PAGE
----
Not being able to catch your horse is really frustrating. Chasing your horse down or tricking it before you start each ride is not a positive way to begin your time together.
It’s worth spending a little time teaching your horse to be safely caught. There may be a time when you absolutely must catch your horse—such as for visits from farriers and vets, or even something extreme, like an evacuation order.
Consider a Halter
Generally, horses shouldn't be turned out with halters on. However, during this retraining period, you may want to keep a leather crowned halter on your horse, even in the pasture. Horses can become entangled when trying to scratch an ear with a hindfoot or can hook a halter on a gate latch and get hung up. Leather halters or halters with breakaway crowns are safer if the horse becomes entangled.
Create Positive Experiences for the Horse
If you want to be able to catch your horse, you will have to convince it that being caught doesn’t always lead to discomfort or work. You’ll do this by spending time with your horse that doesn’t involve any of what it perceives as negative experiences.
Start by visiting in the pasture or paddock. Clean up manure, check for fences; do anything but approach your horse. If your horse approaches you, don’t reach out and try to catch it. Just let it approach, perhaps sniff at you, and then you walk away. Don’t let your horse walk away from you. You always want to be the final decision-maker in any exchange with your horse. Several brief visits a day will be more effective than the occasional long visit.
Approach the Horse Cautiously
When trying to approach your horse, don’t march up to it full of purpose and intent. Instead, soften your body language and walk slowly toward your horse. Don’t make direct eye contact. Don’t approach head-on (or tail on). Use your peripheral vision and approach at the neck or shoulder.
If the horse allows you to get near enough to catch it, spend a little time doing something enjoyable like scratching, massaging, or grooming. Use your knowledge of what your horse likes.
When you are done, don’t let your horse conclude the exchange. Decide when you are done, unhook the lead rope, make the horse stand, and then walk away from the horse.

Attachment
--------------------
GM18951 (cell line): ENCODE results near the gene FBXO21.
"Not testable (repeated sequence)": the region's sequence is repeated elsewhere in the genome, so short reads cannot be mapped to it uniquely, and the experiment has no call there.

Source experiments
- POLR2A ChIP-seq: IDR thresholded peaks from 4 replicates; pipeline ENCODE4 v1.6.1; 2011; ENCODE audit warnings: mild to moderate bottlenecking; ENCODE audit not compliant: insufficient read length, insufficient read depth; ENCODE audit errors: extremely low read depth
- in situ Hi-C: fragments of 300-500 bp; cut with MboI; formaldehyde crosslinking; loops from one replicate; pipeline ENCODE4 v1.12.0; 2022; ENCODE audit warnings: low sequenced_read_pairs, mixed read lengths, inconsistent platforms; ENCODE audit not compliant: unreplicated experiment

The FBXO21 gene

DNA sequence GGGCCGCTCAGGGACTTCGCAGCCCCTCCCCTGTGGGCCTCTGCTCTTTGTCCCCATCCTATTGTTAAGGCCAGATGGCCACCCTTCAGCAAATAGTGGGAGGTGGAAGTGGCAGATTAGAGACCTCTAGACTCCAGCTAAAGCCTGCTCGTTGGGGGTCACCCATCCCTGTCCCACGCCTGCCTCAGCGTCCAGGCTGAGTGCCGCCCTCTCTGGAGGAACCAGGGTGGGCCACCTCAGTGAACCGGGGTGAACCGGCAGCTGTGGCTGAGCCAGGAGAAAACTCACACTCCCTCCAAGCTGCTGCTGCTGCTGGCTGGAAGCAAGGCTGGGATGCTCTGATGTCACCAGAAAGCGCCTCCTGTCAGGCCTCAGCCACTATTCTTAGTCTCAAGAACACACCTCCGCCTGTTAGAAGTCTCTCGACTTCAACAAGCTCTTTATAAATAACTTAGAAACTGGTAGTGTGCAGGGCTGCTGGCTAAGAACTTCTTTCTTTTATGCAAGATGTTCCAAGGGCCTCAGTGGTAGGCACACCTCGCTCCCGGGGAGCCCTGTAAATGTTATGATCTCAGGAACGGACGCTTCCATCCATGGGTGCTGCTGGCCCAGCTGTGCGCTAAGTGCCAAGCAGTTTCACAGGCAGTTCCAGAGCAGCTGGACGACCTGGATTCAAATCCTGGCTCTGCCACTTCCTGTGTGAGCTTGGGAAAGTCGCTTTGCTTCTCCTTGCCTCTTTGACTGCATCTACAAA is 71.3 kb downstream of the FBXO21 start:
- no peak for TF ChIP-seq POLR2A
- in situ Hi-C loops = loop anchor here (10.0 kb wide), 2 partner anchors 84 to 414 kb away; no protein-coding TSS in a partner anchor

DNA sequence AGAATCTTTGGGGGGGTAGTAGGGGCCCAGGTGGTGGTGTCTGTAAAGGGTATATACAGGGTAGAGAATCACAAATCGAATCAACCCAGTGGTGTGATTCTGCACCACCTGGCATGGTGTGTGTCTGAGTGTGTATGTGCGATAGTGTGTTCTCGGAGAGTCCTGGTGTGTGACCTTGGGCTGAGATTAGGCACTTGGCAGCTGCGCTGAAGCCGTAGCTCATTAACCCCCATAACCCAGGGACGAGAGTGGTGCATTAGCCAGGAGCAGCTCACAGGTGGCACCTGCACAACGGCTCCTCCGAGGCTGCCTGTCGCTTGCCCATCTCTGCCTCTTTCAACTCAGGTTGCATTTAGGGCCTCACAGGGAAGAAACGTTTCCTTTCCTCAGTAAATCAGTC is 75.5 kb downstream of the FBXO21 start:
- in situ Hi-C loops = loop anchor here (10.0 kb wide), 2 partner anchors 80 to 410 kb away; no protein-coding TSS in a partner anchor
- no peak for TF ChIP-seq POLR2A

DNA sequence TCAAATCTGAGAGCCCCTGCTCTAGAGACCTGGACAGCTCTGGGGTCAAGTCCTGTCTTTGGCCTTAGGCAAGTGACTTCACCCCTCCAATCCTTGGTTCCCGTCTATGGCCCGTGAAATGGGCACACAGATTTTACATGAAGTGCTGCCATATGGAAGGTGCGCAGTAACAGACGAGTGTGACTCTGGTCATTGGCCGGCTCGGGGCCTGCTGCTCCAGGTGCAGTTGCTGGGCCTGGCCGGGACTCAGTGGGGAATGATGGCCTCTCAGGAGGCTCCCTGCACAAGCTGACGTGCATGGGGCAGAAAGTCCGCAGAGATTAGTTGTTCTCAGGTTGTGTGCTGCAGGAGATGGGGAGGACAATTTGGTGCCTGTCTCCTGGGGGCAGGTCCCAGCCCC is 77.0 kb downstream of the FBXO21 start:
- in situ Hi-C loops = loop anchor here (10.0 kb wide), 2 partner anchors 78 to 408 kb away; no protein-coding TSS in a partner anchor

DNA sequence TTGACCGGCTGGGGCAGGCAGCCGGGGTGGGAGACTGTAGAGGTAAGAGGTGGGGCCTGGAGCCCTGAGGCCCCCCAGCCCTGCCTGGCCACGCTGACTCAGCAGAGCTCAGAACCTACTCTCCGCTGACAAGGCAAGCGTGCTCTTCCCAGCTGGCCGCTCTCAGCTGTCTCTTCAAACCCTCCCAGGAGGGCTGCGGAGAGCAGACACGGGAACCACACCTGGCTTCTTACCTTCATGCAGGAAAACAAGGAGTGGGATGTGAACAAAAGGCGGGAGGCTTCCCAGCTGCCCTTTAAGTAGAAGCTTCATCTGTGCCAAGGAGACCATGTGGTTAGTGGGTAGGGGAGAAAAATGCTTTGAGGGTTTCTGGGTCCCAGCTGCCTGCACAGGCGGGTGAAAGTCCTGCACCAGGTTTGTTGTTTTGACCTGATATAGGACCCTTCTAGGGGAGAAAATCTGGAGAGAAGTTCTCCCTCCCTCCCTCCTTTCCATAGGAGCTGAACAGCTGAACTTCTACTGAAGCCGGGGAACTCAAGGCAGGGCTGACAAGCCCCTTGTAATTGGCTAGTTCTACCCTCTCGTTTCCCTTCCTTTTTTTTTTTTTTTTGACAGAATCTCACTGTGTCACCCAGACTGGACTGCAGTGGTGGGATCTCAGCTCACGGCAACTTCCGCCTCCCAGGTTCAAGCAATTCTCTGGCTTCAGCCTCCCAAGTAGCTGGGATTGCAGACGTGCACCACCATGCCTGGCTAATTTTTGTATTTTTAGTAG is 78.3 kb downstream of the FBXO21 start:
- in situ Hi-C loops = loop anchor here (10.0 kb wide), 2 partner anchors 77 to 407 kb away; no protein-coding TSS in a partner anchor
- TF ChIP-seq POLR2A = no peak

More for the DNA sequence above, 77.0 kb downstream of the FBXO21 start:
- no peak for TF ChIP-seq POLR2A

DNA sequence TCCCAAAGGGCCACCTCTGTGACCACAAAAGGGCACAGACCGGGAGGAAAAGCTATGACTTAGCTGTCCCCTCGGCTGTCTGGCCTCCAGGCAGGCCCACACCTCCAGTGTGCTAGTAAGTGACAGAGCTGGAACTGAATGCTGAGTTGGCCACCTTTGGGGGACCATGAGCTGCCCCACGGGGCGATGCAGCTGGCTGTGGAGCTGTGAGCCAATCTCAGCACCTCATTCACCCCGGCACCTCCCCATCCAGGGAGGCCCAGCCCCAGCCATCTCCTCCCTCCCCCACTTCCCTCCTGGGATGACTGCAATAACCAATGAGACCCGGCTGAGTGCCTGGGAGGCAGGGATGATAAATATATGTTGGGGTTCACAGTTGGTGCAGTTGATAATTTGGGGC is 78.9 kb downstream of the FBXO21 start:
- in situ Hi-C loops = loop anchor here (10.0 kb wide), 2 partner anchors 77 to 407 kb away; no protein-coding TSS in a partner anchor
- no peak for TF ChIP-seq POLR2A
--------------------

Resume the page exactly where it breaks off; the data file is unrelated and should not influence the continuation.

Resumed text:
Train the Horse in an Enclosed Area
If your horse will absolutely not allow you to get near enough to catch it, you’ll have to carve out some free, open-ended time and have your horse in a small paddock or yard. A round pen is too small, and a large pasture will work only if you don’t mind walking for miles.
- When you approach your horse, and you know it will run away from you, keep it moving. Use a lunge whip as an extension of your arm to cue the horse to move forward. At the beginning your horse may act like this is fun—and gallop, buck, and kick. It may even try to approach you at some point. However, don’t let the horse make those decisions. If the horse tries to stop, tell it clearly and firmly to trot.
- Ask your horse to halt—or whoa, or whatever term you use consistently—after you see that it is beginning to pay attention to you. It may start looking toward you, flicking its ears, or lowering its head.
- When it does as you ask, praise the horse and send it on its way. Do this a few times so you know you are getting a consistent reaction to your command.
- When you see that the horse is halting obediently on command, drop your whip and approach. If the horse stands quietly praise, scratch or pat it and walk away. Send it out at a trot again. Repeat the process until you know the horse will stand and wait for you.
- Only after you know the horse will stand should you attempt to catch the horse. If it ducks away from you send it on its way and repeat the process.
- Make sure there is a reward at the end of the lesson if it does stand for you. Put a lead rope on it and lead it to a treat in a bucket, do a little grooming, or give a massage. And then turn it loose in its pasture.
- The next time you have a moment, visit the horse in the pasture or paddock. Let it learn that your appearance does not mean it has to go to work or suffer discomfort.
Problems and Proofing Behavior
If your horse only runs away when it sees you coming with a halter and lead rope, then always approach it with a halter and lead over your shoulder. You have to teach your horse that the appearance of the halter and lead does not mean you are going to lead it into work.
Bribing your horse with treats is only a short-term solution to your problem. You want to be able to catch your horse without carrying out a bucket or a carrot every time. And it may cause confusion among your other horses, who notice you coming with treats, and see what's in it for them.
Friendly horses in your paddocks might help you out, however. If they will walk up to you for pats and scratches, your hard-to-catch horse will see their behavior and may imitate them.
Continue to visit your horse occasionally, so that it doesn’t decide your appearance means unpleasant work.